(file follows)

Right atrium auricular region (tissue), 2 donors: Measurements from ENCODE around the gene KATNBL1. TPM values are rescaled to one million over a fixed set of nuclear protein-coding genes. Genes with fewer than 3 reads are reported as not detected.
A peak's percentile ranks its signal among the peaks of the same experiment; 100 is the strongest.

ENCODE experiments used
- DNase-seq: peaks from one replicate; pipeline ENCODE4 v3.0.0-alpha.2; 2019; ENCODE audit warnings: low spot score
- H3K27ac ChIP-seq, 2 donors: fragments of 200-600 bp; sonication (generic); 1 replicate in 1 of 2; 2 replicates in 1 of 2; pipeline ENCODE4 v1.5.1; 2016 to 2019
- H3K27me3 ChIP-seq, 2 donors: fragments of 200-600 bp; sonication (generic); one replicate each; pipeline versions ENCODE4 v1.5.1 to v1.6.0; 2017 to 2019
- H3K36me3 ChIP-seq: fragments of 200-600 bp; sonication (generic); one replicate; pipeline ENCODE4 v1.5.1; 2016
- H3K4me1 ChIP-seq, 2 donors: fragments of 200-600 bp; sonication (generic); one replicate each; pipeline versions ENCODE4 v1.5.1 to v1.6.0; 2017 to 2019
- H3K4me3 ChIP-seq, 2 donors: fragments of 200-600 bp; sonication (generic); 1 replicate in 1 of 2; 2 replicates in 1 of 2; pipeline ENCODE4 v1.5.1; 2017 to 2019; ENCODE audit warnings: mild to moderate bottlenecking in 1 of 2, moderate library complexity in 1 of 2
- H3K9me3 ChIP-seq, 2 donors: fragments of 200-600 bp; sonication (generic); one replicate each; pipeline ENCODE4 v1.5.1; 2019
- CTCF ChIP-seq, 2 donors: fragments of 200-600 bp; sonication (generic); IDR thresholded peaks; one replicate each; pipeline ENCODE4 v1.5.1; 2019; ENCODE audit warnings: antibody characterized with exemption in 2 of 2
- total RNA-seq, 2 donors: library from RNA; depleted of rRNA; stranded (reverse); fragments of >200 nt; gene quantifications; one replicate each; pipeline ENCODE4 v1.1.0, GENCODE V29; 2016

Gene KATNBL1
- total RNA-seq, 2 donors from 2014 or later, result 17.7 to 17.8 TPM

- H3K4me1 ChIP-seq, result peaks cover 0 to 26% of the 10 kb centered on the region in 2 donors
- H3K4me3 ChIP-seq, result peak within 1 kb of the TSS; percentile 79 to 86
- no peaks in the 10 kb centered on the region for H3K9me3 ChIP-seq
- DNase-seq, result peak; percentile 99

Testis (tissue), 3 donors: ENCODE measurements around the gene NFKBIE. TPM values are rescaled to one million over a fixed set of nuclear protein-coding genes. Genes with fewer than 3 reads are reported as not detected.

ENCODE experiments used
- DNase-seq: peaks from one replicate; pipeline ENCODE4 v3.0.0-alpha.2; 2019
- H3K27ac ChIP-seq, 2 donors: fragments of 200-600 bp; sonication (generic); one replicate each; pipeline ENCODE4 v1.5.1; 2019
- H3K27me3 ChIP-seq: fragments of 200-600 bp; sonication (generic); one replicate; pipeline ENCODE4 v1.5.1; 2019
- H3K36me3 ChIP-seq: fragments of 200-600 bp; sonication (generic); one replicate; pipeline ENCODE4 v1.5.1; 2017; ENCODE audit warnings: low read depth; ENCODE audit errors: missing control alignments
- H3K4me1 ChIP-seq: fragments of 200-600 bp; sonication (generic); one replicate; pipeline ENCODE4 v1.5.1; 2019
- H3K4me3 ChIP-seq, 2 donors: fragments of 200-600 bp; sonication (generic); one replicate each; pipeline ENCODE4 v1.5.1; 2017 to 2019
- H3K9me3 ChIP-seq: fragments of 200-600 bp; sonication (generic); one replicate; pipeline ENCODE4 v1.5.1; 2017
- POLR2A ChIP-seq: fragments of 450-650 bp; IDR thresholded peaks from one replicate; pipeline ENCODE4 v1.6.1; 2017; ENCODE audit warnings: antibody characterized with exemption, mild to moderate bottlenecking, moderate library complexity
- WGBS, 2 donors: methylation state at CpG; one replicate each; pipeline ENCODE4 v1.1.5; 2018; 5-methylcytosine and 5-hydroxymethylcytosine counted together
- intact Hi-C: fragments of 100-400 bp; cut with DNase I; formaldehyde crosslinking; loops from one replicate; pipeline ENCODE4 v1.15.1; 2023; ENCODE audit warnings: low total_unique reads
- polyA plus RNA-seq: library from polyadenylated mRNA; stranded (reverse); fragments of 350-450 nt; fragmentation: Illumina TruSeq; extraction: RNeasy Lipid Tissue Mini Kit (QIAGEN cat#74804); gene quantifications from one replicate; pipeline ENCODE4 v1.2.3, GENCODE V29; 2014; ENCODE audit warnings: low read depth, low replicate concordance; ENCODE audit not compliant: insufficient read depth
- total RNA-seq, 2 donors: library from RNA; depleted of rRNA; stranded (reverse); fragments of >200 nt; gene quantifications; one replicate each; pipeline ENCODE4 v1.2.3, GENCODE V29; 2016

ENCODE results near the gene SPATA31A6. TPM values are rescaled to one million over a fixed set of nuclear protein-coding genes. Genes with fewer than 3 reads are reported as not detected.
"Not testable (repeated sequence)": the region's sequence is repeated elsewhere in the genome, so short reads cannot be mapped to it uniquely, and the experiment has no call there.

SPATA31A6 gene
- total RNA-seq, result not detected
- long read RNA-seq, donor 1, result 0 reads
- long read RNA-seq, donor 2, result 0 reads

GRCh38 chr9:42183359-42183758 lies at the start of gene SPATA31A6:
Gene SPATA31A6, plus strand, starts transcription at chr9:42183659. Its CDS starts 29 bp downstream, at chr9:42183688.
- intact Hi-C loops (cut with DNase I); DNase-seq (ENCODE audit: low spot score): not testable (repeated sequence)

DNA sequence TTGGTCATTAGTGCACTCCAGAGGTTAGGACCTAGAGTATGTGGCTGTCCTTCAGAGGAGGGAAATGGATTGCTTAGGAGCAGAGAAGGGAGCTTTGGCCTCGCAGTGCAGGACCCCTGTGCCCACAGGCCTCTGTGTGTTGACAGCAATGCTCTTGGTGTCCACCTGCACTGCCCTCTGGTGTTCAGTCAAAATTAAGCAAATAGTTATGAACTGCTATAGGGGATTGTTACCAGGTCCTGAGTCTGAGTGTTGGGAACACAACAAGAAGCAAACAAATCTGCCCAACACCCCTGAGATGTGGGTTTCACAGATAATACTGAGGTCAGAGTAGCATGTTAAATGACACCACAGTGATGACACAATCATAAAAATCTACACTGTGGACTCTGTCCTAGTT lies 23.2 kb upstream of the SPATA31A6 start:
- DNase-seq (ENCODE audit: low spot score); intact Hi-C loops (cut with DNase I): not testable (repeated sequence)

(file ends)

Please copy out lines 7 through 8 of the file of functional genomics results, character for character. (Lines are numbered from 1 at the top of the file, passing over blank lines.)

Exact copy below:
- H3K36me3 ChIP-seq: fragments of 200-600 bp; sonication (generic); one replicate; pipeline ENCODE4 v1.5.1; 2016
- H3K4me1 ChIP-seq, 2 donors: fragments of 200-600 bp; sonication (generic); one replicate each; pipeline versions ENCODE4 v1.5.1 to v1.6.0; 2017 to 2019